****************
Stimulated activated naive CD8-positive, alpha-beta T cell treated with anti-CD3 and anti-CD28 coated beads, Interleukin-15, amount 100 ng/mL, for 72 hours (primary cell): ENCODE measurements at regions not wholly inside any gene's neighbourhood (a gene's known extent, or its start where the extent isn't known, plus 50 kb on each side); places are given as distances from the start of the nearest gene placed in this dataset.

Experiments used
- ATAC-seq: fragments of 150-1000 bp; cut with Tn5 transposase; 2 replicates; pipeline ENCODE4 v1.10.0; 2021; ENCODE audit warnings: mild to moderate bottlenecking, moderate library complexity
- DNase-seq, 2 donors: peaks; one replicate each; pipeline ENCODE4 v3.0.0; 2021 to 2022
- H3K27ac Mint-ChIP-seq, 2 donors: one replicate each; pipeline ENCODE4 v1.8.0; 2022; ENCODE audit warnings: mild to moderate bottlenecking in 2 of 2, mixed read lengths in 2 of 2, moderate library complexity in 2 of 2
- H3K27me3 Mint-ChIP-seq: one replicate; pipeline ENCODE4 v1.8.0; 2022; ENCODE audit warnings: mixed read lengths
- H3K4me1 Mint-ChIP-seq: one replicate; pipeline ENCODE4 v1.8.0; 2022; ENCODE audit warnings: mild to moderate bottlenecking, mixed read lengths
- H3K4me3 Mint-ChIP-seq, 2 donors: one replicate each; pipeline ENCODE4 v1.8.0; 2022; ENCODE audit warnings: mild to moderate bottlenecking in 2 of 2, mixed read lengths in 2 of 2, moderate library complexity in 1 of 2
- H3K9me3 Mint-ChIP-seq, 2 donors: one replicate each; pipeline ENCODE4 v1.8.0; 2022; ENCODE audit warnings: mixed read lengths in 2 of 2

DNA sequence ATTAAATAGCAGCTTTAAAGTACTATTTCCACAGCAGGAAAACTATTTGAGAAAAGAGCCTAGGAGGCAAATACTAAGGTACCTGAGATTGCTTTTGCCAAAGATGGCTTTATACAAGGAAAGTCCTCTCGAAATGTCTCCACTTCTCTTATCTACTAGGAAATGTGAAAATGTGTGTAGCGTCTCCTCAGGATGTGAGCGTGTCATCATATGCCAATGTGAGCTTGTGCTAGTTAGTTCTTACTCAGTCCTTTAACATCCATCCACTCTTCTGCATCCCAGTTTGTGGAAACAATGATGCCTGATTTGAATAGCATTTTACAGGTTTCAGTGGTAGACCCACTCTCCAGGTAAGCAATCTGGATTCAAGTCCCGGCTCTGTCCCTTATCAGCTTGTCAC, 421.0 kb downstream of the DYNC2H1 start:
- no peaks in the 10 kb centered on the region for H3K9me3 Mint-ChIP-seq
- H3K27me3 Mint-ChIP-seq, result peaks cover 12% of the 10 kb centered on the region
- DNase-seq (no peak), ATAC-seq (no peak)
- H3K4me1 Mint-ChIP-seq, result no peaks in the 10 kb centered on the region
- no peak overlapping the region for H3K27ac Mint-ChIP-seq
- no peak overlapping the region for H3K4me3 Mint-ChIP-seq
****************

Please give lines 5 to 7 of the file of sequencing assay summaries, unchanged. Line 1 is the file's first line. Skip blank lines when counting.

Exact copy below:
- H3K27ac Mint-ChIP-seq, 2 donors: one replicate each; pipeline ENCODE4 v1.8.0; 2022; ENCODE audit warnings: mild to moderate bottlenecking in 2 of 2, mixed read lengths in 2 of 2, moderate library complexity in 2 of 2
- H3K27me3 Mint-ChIP-seq: one replicate; pipeline ENCODE4 v1.8.0; 2022; ENCODE audit warnings: mixed read lengths
- H3K4me1 Mint-ChIP-seq: one replicate; pipeline ENCODE4 v1.8.0; 2022; ENCODE audit warnings: mild to moderate bottlenecking, mixed read lengths